more or less deviation was experienced for almost every year of life, although the small scale to which the representation is necessarily confined docs not clearly indicate it. The most superficial examination, however, must convince us that we are not dealing with accidents, but with a clearly pronounced tendency in the rate of mortality, disturbed only by minor causes.
Leaving for the time life-insurance experience, for the wider field of vital statistics generally, we have to note a most important step, in the introduction of the decennial census in England in 1801, and the adoption of a system of registering deaths, births, and marriages, begun in 1836.
The data were thus collected for constructing a mortality table, embracing the whole population of England. This task was undertaken by the Assistant Registrar-General, Dr. Farr, on the census of 1841, and is known as "English Life Table No. 1." It is based on about 16,000,000 lives and 344,000 deaths. In 1863 he published a second, table called "English Life Table No. 2," using the data of the census of 1841 and extending the deaths to three years previous to and three years subsequent to 1841. This period of seven years (1838 to 1844) furnished 2,436,648 deaths. Finally, in 1864, "English Life Table No. 3" was given to the public in the form of a distinct work. It was deduced from the two censuses of 1841 and 1851, and other records for the seventeen years from 1838 to 1854, embracing some 50,000,000 persons living and 6,470,000 deaths. Here, at length, we have a life-table on the largest scale, comprising the population of a whole country from birth upward. A graphic representation of the same is herewith presented, as that conveys a clearer picture to the mind than the reading of the numbers of the living and dying for every age.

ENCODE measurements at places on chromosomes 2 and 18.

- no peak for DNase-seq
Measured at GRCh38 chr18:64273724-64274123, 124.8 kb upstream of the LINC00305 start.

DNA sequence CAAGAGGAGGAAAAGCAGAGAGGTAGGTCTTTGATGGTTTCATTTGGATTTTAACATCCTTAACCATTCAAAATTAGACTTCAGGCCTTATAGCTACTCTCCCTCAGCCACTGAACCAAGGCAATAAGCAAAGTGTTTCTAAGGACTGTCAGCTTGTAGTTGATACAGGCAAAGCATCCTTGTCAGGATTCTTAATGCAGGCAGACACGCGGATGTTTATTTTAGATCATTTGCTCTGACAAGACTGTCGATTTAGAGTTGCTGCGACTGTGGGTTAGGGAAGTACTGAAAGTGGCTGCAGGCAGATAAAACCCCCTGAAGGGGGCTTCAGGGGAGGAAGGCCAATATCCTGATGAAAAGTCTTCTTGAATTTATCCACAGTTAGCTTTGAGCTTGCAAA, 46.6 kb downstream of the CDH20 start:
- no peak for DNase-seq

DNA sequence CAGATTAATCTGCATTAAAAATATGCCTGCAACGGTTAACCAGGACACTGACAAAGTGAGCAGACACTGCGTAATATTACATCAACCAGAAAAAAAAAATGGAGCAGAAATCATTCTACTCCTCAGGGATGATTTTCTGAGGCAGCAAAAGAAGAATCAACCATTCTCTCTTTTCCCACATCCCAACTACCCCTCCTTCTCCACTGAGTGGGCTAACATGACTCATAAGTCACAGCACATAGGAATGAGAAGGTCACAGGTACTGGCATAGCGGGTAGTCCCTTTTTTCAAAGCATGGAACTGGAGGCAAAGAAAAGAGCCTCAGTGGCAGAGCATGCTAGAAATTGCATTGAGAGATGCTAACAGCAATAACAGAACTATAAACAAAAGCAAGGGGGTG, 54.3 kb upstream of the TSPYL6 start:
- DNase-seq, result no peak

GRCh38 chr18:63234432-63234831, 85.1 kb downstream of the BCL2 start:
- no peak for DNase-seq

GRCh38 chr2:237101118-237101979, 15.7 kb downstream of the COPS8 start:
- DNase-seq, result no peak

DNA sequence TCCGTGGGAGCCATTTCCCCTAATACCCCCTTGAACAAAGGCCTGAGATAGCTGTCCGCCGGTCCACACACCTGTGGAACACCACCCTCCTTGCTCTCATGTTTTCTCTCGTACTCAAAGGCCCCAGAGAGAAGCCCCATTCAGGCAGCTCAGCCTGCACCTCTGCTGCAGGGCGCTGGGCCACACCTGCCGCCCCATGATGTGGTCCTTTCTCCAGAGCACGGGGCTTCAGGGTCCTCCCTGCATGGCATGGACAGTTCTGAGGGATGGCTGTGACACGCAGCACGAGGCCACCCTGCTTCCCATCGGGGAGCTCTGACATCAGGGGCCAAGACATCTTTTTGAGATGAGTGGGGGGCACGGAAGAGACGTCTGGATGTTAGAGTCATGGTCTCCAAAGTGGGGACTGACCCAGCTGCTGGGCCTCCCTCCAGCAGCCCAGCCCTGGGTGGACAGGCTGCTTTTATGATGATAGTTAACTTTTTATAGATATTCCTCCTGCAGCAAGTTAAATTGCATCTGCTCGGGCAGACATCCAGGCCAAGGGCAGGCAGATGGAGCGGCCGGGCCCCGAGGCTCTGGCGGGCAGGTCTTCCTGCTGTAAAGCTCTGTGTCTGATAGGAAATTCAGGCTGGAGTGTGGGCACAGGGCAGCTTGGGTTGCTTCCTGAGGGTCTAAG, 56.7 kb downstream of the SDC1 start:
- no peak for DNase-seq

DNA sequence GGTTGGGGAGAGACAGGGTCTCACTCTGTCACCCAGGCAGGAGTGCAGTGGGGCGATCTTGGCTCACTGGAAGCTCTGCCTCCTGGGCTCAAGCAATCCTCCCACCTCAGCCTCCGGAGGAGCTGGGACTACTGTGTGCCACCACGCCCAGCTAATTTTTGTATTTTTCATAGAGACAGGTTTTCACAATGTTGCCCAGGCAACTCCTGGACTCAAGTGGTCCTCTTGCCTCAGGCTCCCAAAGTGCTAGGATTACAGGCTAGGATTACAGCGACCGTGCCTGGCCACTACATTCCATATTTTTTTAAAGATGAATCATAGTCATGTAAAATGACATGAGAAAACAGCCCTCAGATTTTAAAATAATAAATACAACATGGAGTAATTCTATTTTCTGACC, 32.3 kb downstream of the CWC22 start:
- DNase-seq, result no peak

On comparing Life Table No. 3 from ten years upward with the "Ungraduated Actuaries' Experience Table No. 2," it will be observed that the direction of the curve is very similar in both; but, while the one is absolutely smooth and even, the other is disturbed by the more or less violent deviations already referred to. The process of removing these unevennesses in the line, actuaries call graduating or adjusting. It is a very delicate and most important problem, for it involves no less than the effort to determine the law of mortality, freed from the accidental influences which experience has recorded. The outline of this law is, indeed, clearly defined, and can be traced in every table—a high rate of mortality in the first year of life, decreasing until the minimum is reached somewhere near the age of puberty, then rising very gradually, until with old age a very rapid increase takes place. But, while these general traits are well established, the details are subject to continual deviations.
We must assume that there is a fundamental law of life accompanying the organization of the human being, but that it is fre-